Our government officials are at last emerging from the thick mist of denial and daring to call the thing by its name. At last we hear official voices stating loud and clear that, yes, we have Covid-19 in our midst and it is killing our loved ones.
Still, what seems to have triggered this change of heart is the deaths of so many high-profile Tanzanians because of ‘breathing problems’.
It has been a good part of 12 months of grappling with whether or not to accept what we are seeing before our very eyes but which some people want us to say is not there.
Between that denialism and the newfound courage to say what we should have admitted many months ago, a lot of water has gone under the bridge and many things will have to be corrected if we decide to try and march in tandem with the rest of the world, or at least with our brothers and sisters in the neighbourhood.
When coronavirus surprised us at the beginning of last year, we were smart enough, led by the authorities, to admit that this was a new affliction about which we knew precious little but about which we needed to tread very gingerly. We followed the lead of the world’s and our experts, and together we took measures to protect ourselves, those dear to us and fellow human beings generally.
Seriously, we, together with the rest of the world, had been thrust onto a learning curve and were required to be good students, closely following what the more erudite students amongst us were suggesting we do or don’t do.
We have not exited that learning curve yet, as evidenced by new revelations emerging as to how the vile virus might behave with us in our different circumstances.
We were initially rocked, understandably, as we were dealing with so many known unknowns, but at least we banded together and practised solidarity and empathy.
But soon we started behaving like that band of English boys I described in one of my contributions on this page. William Golding’s Lord of the Flies is instructive in understanding what happens when order breaks down and each one of us does what they figure is best for themselves, or for us all.
We have gone through a period in which all manner of solutions were bandied around, but one thing remained constant, and that was that what the people in authority said could not be challenged, even in circumstances where what was said by these people seriously did not make sense.
To make this even worse, the awe-inspiring name of the Almighty was dragged into the argument at a time when it was unnecessary to do so.
I do not how we got to a point when even the recognised messengers of the faiths we swear by are shunted to the sides by temporal powers who claim to have more access to the heavenly King than His own envoys.
In matters confessional, I must declare my wanting, but even I was left dumbfounded by this preposterousness. My little reading of such holy books as I have had the fortune to consult suggests this is not the way to define our relations with our responsible clergy.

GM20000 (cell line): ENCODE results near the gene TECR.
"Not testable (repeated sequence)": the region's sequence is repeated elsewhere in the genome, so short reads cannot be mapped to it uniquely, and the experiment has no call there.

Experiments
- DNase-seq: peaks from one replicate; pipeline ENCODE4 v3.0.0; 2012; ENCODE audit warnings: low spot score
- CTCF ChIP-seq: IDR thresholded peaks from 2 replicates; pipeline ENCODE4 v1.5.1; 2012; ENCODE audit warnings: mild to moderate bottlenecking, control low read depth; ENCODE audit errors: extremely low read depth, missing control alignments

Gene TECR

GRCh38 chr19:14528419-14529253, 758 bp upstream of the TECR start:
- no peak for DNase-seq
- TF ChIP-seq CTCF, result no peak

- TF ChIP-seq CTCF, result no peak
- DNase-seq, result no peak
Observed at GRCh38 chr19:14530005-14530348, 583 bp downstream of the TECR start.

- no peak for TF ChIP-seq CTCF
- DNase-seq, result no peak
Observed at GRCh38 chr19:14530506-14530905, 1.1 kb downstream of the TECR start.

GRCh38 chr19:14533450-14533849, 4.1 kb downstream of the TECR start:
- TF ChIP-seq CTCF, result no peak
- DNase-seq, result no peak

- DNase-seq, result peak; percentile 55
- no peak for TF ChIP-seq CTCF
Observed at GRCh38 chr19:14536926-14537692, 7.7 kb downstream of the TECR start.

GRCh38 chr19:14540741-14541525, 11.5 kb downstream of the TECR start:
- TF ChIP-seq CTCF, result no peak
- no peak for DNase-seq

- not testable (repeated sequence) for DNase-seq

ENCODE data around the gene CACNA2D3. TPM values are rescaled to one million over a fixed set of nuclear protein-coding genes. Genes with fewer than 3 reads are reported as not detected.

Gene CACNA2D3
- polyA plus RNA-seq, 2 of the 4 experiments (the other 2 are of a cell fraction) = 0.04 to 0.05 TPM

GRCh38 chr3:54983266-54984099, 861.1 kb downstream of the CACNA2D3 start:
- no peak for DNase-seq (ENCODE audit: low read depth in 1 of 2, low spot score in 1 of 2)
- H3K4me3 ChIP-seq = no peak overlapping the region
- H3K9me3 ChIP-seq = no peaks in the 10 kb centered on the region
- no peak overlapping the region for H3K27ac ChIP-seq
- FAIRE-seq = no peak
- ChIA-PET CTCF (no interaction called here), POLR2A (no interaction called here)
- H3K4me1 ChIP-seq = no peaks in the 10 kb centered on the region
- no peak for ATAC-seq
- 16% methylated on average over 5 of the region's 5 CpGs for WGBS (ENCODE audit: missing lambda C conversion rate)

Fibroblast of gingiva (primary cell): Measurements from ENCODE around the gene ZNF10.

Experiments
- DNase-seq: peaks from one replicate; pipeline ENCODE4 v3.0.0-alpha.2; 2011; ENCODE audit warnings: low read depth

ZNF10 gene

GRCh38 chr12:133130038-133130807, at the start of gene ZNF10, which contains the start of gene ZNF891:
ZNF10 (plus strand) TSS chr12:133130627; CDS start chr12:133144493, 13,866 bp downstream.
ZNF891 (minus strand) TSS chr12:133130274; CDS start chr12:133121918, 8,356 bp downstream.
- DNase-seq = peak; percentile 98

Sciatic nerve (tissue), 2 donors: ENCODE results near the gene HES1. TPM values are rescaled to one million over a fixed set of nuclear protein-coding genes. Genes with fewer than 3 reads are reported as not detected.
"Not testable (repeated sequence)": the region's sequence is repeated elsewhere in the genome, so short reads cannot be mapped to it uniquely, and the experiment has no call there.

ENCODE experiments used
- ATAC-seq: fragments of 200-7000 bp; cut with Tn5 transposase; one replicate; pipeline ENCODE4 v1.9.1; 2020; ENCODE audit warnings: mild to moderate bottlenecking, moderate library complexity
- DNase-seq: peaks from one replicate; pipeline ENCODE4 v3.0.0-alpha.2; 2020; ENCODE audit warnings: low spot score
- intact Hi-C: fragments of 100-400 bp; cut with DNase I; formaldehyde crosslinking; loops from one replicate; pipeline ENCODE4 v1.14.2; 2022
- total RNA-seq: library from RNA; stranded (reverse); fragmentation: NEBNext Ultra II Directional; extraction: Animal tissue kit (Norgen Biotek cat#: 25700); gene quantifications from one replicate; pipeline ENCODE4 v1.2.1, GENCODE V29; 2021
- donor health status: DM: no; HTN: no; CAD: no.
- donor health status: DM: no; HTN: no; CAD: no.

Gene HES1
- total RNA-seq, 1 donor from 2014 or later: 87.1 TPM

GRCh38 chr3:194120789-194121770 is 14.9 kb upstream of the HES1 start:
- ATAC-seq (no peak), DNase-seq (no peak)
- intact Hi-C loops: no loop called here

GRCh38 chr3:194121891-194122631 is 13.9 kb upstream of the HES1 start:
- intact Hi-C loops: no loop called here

I’m talking here about the clergy that dare to tell their flocks in no uncertain terms that Covid-19 kills, it has killed and will continue killing unless we take the precautions prescribed by the health experts.
They are not telling us that all we need to do is pray and fast. I salute these men and women of the cloth who appear to know what their work is.
On the other extreme, some charlatans who have wedded themselves to our political system have spread the lie of divine intervention so forcefully, which does not surprise me, since they are the same ones who have often told the lie that they can resuscitate dead people!
It is a good thing that the currency of all these charlatans is losing its value as our people see people dying and there is no reversing that status.
We need to spread the word that these characters are harming us and should be rejected outright.
We should also reject any voice that tells us that there is something wrong with people wearing face masks. We need to know that face masks have been in use long before coronavirus.
The first time I travelled to Asian countries in my 20s — you can be sure that was donkey’s years ago — many people on the streets had masks, to protect themselves from foul air around them.
Around the same time, I found Californians wearing masks because there was something called ‘smog’ in their commonwealth, and there was no Covid-19 then. You people, what is your problem, just not knowing, or wanting to not know?
There is something about which I agree with President John Magufuli completely, for now. He has done well to push back on suggestions to place Tanzania under a lockdown. The economic fallout may have been more negative than what we have suffered so far.
But the messaging around Covid-19 needs to be more consistent, especially the masks, social distancing, sanitisers and avoidance of crowds. For now.
Jenerali Ulimwengu is now on YouTube via jeneralionline tv. E-mail: [email protected]